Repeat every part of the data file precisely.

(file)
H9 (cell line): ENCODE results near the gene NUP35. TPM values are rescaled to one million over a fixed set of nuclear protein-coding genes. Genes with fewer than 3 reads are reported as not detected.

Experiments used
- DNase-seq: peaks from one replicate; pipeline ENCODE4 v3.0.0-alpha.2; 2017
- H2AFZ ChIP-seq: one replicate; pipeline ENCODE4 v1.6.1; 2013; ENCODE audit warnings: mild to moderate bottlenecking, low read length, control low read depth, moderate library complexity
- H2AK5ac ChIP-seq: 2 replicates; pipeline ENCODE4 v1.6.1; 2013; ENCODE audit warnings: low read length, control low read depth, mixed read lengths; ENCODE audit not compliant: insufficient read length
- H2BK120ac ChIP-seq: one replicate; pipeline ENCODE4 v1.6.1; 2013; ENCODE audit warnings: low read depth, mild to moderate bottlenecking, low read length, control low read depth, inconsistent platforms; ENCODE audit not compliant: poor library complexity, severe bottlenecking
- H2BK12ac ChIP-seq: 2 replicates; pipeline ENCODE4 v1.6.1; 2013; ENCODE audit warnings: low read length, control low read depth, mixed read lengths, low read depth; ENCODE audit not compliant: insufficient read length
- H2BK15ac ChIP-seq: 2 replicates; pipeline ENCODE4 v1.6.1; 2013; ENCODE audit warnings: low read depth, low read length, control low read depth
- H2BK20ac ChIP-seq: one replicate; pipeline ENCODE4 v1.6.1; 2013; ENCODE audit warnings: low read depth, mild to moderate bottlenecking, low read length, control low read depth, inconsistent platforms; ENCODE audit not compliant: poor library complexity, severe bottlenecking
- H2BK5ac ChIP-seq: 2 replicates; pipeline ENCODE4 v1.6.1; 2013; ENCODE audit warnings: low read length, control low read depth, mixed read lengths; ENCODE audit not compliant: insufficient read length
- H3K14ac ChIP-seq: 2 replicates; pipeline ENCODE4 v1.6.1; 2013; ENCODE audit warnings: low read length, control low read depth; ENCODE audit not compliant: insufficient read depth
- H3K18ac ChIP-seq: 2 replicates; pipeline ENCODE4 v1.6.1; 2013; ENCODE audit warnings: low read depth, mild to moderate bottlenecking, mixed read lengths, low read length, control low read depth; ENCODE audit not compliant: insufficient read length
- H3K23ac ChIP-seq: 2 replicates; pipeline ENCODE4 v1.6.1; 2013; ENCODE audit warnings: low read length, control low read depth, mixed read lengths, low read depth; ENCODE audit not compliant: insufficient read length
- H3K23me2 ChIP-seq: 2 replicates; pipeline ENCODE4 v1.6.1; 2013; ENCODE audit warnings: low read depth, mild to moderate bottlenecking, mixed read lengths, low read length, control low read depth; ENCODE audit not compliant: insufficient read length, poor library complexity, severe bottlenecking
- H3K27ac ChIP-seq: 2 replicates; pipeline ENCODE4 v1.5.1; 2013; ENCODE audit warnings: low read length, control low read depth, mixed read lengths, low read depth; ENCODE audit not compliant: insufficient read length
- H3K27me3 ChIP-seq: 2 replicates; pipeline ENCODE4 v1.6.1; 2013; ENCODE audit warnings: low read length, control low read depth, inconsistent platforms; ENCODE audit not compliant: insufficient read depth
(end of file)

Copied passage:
H9 (cell line): ENCODE results near the gene NUP35. TPM values are rescaled to one million over a fixed set of nuclear protein-coding genes. Genes with fewer than 3 reads are reported as not detected.

Experiments used
- DNase-seq: peaks from one replicate; pipeline ENCODE4 v3.0.0-alpha.2; 2017
- H2AFZ ChIP-seq: one replicate; pipeline ENCODE4 v1.6.1; 2013; ENCODE audit warnings: mild to moderate bottlenecking, low read length, control low read depth, moderate library complexity
- H2AK5ac ChIP-seq: 2 replicates; pipeline ENCODE4 v1.6.1; 2013; ENCODE audit warnings: low read length, control low read depth, mixed read lengths; ENCODE audit not compliant: insufficient read length
- H2BK120ac ChIP-seq: one replicate; pipeline ENCODE4 v1.6.1; 2013; ENCODE audit warnings: low read depth, mild to moderate bottlenecking, low read length, control low read depth, inconsistent platforms; ENCODE audit not compliant: poor library complexity, severe bottlenecking
- H2BK12ac ChIP-seq: 2 replicates; pipeline ENCODE4 v1.6.1; 2013; ENCODE audit warnings: low read length, control low read depth, mixed read lengths, low read depth; ENCODE audit not compliant: insufficient read length
- H2BK15ac ChIP-seq: 2 replicates; pipeline ENCODE4 v1.6.1; 2013; ENCODE audit warnings: low read depth, low read length, control low read depth
- H2BK20ac ChIP-seq: one replicate; pipeline ENCODE4 v1.6.1; 2013; ENCODE audit warnings: low read depth, mild to moderate bottlenecking, low read length, control low read depth, inconsistent platforms; ENCODE audit not compliant: poor library complexity, severe bottlenecking
- H2BK5ac ChIP-seq: 2 replicates; pipeline ENCODE4 v1.6.1; 2013; ENCODE audit warnings: low read length, control low read depth, mixed read lengths; ENCODE audit not compliant: insufficient read length
- H3K14ac ChIP-seq: 2 replicates; pipeline ENCODE4 v1.6.1; 2013; ENCODE audit warnings: low read length, control low read depth; ENCODE audit not compliant: insufficient read depth
- H3K18ac ChIP-seq: 2 replicates; pipeline ENCODE4 v1.6.1; 2013; ENCODE audit warnings: low read depth, mild to moderate bottlenecking, mixed read lengths, low read length, control low read depth; ENCODE audit not compliant: insufficient read length
- H3K23ac ChIP-seq: 2 replicates; pipeline ENCODE4 v1.6.1; 2013; ENCODE audit warnings: low read length, control low read depth, mixed read lengths, low read depth; ENCODE audit not compliant: insufficient read length
- H3K23me2 ChIP-seq: 2 replicates; pipeline ENCODE4 v1.6.1; 2013; ENCODE audit warnings: low read depth, mild to moderate bottlenecking, mixed read lengths, low read length, control low read depth; ENCODE audit not compliant: insufficient read length, poor library complexity, severe bottlenecking
- H3K27ac ChIP-seq: 2 replicates; pipeline ENCODE4 v1.5.1; 2013; ENCODE audit warnings: low read length, control low read depth, mixed read lengths, low read depth; ENCODE audit not compliant: insufficient read length
- H3K27me3 ChIP-seq: 2 replicates; pipeline ENCODE4 v1.6.1; 2013; ENCODE audit warnings: low read length, control low read depth, inconsistent platforms; ENCODE audit not compliant: insufficient read depth